There is a bird singing just outside my office window to interrupt the silence surrounding me. The coffee is still warm enough to drink, and I should eat a bit of breakfast, but food doesn’t appeal to me. The sky is gray and the floor around my feet is cluttered with items I should pick up.

I put on gym clothes this morning but doubt I will exercise unless I take a long walk. If I do, I plan on walking alone. I am wondering why I write and why I am here and why life seems distant today, as if I am not quite up to living.

Deep in my mind, I know the answer and the battle I will need to fight to enjoy the little bird’s trill fully. I have walked back into the shadow of depression. I suppose this depressive episode won’t last long because I have the tools to combat it, unlike those who don’t recognize its call to isolation.

Even though I take a daily medication for the illness which has affected me since I was in elementary school, the shadow can be triggered by the simplest of things or a variety of what I call “add ups.” Those are the petty annoyances which have accumulated and become one major headache or heartache.

When I awake with feelings of insignificance, exhaustion, isolation or not wanting to converse, then I know I have some work to do. When my friends tell me I look tired or they ask, “What’s wrong?” I am aware my depression has risen to the surface.

I am sharing my brief walk with the shadow while knowing there are others who live with depression symptoms every day behind closed doors. They never hear the birds singing or have friends who remind them “something is wrong.”

There are 16 million Americans who have experienced or are living with major depression. Some, like me, will battle with clinical depression for most of their lives. Most of these folks will not seek help or have the means to afford medical assistance or facilities offering support. Some will commit suicide, others will turn to alcohol or drugs to numb the pain and slowly, daily, wither away.

Van Gogh, Michelangelo, Sinatra, Springsteen, Lincoln, Churchill, Beyonce’, Bon Jovi, Hemingway, Rowling, Winfrey, Parton, Bradshaw, Ellen DeGeneres and Mark Twain are just a few of the hundreds of well-known people who have battled with major situational or clinical depression. Depression doesn’t care if you are famous or not, nor does it care if you are a child or an adult, or about your race or religion. Like most illnesses, it requires medical attention, and many will seek it; many can’t or won’t.

People have asked me why I am so open and transparent with my readers. There is an answer, and it lies with sharing life with my sweet mother.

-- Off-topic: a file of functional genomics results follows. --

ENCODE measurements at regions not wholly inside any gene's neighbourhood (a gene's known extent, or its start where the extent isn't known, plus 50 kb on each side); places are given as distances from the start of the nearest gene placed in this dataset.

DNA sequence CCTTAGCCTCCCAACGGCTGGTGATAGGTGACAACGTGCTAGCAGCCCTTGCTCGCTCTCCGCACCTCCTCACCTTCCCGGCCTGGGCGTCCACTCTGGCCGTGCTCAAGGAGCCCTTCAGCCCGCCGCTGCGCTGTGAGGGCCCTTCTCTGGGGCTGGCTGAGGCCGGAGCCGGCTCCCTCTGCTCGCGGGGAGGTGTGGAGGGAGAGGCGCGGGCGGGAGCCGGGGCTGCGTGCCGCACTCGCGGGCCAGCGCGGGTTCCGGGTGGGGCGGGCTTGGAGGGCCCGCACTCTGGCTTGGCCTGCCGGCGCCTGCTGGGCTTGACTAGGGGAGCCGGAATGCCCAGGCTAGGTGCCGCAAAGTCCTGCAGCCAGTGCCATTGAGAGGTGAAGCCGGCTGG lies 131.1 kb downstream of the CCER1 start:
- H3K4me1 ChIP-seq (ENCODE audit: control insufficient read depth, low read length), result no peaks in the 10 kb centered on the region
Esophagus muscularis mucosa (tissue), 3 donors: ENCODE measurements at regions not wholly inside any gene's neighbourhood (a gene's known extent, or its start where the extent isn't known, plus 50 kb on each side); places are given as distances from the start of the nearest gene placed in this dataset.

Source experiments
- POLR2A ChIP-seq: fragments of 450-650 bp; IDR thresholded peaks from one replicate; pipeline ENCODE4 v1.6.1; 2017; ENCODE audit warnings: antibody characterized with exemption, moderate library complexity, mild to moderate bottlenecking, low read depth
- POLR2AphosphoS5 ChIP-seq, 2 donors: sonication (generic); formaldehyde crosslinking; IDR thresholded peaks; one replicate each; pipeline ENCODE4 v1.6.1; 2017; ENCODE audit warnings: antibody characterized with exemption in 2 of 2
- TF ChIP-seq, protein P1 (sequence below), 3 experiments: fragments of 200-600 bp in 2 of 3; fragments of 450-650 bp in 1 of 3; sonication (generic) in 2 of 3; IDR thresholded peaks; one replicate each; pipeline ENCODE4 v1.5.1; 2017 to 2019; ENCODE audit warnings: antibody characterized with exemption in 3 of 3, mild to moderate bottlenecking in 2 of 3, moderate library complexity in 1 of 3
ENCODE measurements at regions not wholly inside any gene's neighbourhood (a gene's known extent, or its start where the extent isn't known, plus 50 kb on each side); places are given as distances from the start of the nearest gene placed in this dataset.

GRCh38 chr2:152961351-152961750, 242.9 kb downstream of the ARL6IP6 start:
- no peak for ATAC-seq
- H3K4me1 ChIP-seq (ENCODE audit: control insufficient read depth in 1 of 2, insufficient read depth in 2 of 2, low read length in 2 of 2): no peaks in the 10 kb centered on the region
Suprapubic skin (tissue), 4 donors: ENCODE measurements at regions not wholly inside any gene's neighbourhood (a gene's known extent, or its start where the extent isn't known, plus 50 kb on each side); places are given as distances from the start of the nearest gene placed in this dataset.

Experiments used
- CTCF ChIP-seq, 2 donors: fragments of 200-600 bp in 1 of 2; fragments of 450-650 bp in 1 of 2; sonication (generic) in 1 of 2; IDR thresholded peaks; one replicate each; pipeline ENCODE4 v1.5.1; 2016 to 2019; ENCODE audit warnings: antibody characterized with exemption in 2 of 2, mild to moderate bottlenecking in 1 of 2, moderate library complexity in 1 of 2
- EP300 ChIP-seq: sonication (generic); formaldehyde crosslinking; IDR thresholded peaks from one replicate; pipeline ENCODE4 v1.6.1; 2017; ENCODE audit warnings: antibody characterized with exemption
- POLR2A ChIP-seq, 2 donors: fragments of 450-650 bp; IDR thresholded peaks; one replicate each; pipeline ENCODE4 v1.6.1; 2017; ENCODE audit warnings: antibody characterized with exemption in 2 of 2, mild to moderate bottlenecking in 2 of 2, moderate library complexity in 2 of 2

She was the most reserved, quiet and intelligent woman I ever knew. She never shared her personal struggles, nor did I ever witness her succumb to emotion except when her father passed away suddenly. She was never judgmental and could always see the other side of someone’s story. She had only one fault that I am aware of, and it was her fear of allowing those she loved to witness her faults. Many times, I felt I didn’t know her even though I adored her.

It was common for her generation to hide those things which are unpleasant and painful. I remember on one occasion after a severe bout with my depression she handed me a gift. The present was a framed quote from a famous poem called “God always Sends Rainbows After the Rain.” It was one of the few times we openly discussed “sadness.”

When I stood next to mother’s grave gazing at the flowers surrounding her, I was happy she was now filled with joy in heaven. At that moment, I understood she, too, had lived with a sadness she could not express or reveal out of fear we would learn just who she was.

Our desire to remain anonymous as victims of depression hurts not only us but others who share our world. We must speak about our own battles with mental health so that we can encourage others to seek aid and open their locked doors.

God helps, Lord, does God help! He encourages us to live every day to the fullest. God wants us to be the best we can be to fulfill his purpose for us. He begs us to seek and see the rainbows after the rain.

I feel a bit better now. I am going to pick up the clutter, listen to the birds sing and watch for the sun to break through the gray.

Lynn Walker Gendusa is a columnist from Roswell and the author of “it’s all WRITE with me!”